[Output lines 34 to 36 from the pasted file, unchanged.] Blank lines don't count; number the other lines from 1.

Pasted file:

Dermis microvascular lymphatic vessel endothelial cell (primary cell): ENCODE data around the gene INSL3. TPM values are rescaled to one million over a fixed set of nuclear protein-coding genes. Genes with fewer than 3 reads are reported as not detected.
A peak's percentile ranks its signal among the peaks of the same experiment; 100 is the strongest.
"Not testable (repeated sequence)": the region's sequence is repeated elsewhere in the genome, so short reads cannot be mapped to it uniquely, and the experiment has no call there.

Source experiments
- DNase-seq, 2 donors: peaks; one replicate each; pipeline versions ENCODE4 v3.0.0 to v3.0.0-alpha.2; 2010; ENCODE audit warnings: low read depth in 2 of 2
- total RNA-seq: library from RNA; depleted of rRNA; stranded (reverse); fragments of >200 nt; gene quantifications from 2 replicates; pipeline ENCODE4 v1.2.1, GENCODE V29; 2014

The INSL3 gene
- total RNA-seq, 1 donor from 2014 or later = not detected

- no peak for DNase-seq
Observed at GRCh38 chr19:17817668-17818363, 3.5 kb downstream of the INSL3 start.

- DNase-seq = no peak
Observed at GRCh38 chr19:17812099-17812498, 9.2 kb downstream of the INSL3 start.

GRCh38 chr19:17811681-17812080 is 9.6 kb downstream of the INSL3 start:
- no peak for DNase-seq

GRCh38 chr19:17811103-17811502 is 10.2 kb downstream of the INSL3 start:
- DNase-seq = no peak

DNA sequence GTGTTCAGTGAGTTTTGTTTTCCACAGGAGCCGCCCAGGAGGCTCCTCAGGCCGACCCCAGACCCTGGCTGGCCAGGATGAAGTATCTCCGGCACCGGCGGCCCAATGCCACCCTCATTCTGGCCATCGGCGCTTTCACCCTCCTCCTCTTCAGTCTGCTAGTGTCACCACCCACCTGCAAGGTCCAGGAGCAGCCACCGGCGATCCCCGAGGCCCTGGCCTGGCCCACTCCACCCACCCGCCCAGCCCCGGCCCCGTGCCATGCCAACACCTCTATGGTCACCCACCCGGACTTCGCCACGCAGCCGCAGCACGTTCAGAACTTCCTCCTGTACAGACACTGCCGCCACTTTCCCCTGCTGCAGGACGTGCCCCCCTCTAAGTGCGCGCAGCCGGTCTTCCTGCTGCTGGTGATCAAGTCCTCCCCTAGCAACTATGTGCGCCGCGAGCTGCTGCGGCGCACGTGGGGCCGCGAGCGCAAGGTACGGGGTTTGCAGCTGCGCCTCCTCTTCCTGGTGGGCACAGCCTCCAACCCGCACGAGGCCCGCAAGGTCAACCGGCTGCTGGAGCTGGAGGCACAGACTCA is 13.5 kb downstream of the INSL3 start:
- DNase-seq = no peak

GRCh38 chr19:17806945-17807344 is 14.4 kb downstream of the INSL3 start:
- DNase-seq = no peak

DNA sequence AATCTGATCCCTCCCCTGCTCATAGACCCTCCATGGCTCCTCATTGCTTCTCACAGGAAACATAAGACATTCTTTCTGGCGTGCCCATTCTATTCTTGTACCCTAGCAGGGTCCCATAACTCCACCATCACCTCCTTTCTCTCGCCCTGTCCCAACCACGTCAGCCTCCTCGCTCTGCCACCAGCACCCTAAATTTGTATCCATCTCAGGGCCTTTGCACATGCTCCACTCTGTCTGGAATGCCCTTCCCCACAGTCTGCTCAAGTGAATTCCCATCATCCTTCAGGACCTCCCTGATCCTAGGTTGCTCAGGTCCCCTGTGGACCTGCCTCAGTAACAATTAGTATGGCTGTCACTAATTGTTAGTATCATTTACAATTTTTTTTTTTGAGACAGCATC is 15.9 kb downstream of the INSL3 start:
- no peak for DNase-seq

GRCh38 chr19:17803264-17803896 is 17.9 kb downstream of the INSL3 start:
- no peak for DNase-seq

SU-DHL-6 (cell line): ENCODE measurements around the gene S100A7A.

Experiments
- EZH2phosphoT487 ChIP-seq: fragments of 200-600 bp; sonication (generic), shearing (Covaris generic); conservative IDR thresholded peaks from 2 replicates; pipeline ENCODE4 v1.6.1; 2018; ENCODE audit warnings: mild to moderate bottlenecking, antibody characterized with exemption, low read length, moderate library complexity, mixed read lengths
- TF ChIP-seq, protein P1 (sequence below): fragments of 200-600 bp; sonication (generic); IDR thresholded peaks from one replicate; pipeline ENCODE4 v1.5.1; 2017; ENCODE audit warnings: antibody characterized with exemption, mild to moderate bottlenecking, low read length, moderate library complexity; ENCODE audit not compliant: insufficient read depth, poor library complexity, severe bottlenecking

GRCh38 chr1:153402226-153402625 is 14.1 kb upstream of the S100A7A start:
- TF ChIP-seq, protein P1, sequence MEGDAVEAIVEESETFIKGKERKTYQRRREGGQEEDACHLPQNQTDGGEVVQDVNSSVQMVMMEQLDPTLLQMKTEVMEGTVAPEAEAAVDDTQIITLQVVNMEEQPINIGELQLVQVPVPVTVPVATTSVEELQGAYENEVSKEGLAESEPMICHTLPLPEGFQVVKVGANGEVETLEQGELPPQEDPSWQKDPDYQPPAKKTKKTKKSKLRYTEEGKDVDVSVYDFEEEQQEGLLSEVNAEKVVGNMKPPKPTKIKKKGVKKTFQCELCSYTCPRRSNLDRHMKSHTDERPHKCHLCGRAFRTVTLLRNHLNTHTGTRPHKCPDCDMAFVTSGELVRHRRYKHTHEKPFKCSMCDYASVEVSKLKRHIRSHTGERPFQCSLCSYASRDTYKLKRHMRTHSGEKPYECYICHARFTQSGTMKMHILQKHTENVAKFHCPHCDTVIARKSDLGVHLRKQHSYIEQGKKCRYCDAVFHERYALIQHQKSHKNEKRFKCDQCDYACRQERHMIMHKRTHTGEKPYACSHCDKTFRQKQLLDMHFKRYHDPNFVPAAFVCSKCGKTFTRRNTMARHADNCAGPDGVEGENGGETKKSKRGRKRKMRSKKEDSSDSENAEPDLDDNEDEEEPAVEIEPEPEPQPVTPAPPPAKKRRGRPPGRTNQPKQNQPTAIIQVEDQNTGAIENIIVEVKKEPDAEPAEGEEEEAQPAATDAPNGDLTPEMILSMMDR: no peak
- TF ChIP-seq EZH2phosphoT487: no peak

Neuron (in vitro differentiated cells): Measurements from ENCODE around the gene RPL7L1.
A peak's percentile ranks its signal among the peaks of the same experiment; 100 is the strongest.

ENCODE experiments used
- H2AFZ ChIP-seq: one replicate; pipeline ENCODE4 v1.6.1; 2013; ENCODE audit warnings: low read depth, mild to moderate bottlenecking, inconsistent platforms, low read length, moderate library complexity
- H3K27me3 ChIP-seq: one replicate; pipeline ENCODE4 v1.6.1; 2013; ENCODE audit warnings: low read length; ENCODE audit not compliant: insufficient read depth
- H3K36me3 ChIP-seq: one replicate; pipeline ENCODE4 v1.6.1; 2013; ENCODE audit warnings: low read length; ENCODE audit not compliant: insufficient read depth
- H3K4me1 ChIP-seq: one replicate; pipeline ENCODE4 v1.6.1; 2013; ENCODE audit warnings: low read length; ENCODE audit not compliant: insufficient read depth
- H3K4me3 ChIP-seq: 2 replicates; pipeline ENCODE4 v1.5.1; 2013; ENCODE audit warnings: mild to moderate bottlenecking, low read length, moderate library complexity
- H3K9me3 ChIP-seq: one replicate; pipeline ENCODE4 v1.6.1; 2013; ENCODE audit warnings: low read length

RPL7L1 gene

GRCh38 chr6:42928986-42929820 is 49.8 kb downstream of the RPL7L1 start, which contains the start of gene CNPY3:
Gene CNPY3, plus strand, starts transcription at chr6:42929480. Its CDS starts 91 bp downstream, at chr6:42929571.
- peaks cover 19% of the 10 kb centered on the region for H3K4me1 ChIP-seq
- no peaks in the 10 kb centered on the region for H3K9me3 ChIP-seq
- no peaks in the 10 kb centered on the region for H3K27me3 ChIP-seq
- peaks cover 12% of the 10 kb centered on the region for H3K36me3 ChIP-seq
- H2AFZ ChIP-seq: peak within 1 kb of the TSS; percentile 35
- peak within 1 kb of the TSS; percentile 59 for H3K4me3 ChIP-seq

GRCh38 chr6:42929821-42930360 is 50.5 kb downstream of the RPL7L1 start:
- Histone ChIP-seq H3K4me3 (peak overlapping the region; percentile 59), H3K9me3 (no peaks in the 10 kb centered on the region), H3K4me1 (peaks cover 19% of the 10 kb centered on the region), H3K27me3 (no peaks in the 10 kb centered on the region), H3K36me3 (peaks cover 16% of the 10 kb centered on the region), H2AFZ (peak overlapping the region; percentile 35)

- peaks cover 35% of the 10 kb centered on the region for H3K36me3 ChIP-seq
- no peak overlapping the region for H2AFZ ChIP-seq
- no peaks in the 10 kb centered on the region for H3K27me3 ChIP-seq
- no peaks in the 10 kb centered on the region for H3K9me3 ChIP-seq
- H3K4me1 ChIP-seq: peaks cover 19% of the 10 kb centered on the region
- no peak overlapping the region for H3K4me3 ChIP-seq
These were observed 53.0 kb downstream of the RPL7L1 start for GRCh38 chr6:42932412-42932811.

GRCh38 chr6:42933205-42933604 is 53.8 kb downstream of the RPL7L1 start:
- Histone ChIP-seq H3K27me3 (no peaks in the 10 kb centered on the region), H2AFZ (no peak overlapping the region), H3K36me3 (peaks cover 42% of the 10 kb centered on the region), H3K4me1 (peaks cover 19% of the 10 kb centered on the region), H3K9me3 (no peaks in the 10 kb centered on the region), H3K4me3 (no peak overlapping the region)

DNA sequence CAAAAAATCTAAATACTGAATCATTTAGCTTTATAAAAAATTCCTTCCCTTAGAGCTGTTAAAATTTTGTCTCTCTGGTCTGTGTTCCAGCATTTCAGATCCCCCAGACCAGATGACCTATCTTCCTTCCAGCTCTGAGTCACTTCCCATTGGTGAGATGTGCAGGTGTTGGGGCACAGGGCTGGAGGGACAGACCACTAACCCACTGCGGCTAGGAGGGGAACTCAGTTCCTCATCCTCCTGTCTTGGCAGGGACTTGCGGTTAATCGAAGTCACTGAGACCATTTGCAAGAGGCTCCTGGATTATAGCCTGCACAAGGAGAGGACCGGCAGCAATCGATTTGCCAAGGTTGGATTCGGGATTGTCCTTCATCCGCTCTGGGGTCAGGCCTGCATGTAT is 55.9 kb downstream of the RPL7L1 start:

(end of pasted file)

ENCODE experiments used
- H2AFZ ChIP-seq: one replicate; pipeline ENCODE4 v1.6.1; 2013; ENCODE audit warnings: low read depth, mild to moderate bottlenecking, inconsistent platforms, low read length, moderate library complexity
- H3K27me3 ChIP-seq: one replicate; pipeline ENCODE4 v1.6.1; 2013; ENCODE audit warnings: low read length; ENCODE audit not compliant: insufficient read depth